The Buy Local Wine Challenge

Buy Local! It makes sense supporting local businesses; higher profit margins, more money stays in the local economy and the capacity to create jobs increases. For the New Year, I vocalized my desire to buy more of my wine locally. I am extending this challenge to all of my wino friends. The resolution is not to buy ALL of my wine locally, just more of it. I commit, where possible and when fiscally responsible (I’ll explain later) to purchase most of my wine from local wine shops or directly from the winery.

Buy Local Wine

Who’s with me? Does it make sense? For me, this is a major departure from the way I traditionally buy wine. My wine purchases typically come from the grocery store, Costco, and occasionally from a local shop near our home. Going local will mean going out of my way to make an additional stop. Our ‘good wine’ purchases tend to come from our bi-annual trips to Washington wine regions.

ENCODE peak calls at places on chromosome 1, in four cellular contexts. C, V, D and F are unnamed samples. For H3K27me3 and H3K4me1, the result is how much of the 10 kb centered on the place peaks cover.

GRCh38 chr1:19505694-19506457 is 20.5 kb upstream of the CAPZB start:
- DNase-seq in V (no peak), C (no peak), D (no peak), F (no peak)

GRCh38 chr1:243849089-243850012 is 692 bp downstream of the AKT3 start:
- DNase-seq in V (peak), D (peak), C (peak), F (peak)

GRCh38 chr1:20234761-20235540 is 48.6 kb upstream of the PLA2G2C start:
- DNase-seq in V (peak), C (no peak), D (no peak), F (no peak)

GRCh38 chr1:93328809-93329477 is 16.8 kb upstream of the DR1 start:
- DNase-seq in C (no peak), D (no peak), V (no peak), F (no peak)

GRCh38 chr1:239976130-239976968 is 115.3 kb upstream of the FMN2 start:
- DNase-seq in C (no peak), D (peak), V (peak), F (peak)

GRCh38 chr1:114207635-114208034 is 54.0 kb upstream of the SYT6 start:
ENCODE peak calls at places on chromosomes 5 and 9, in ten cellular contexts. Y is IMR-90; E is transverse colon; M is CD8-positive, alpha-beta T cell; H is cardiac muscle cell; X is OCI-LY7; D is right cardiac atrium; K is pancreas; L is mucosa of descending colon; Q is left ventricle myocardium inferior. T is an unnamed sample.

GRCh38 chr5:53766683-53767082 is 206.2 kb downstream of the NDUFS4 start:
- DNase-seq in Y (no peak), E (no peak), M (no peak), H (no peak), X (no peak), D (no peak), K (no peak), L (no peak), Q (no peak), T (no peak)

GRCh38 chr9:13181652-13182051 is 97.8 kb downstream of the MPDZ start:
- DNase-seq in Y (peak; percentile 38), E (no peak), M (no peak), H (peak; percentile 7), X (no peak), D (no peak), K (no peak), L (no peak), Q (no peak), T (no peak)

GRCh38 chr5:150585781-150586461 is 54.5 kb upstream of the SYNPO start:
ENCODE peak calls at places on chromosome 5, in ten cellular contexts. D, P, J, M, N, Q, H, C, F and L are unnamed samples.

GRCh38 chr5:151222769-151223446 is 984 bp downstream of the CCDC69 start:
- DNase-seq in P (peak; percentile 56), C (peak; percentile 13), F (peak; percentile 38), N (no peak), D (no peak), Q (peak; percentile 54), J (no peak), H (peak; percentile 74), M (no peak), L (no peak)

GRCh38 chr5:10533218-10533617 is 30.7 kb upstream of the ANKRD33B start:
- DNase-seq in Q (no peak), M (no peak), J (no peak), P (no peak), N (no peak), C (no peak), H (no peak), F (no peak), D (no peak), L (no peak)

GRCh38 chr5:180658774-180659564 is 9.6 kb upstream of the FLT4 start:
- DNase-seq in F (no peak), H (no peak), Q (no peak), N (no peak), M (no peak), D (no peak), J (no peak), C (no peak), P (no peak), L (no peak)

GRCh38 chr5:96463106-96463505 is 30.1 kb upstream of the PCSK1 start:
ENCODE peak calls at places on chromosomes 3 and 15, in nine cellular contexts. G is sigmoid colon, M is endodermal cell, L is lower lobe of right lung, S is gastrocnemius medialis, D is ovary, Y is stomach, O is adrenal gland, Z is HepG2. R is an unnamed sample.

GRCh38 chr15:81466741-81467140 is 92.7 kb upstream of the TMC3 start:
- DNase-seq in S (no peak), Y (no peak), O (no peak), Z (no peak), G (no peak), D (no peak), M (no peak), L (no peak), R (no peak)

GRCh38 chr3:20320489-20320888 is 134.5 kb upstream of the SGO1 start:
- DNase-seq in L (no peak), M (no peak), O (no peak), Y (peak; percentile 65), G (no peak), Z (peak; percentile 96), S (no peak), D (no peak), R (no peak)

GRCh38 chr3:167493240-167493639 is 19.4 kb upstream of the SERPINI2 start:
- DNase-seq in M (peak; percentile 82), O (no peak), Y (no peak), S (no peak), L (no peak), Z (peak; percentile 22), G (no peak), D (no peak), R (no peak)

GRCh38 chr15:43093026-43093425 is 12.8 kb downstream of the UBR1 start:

2010 also brings a challenge to try ‘new’ and interesting wine. I’ve been challenged by my friend James Yates (@winecentury on twitter) to join the Wine Century club where I taste 100 different grape varietals. Currently, my total is at 42. Have you made the Wine Century club? Who’s with me on this journey? What is your starting number?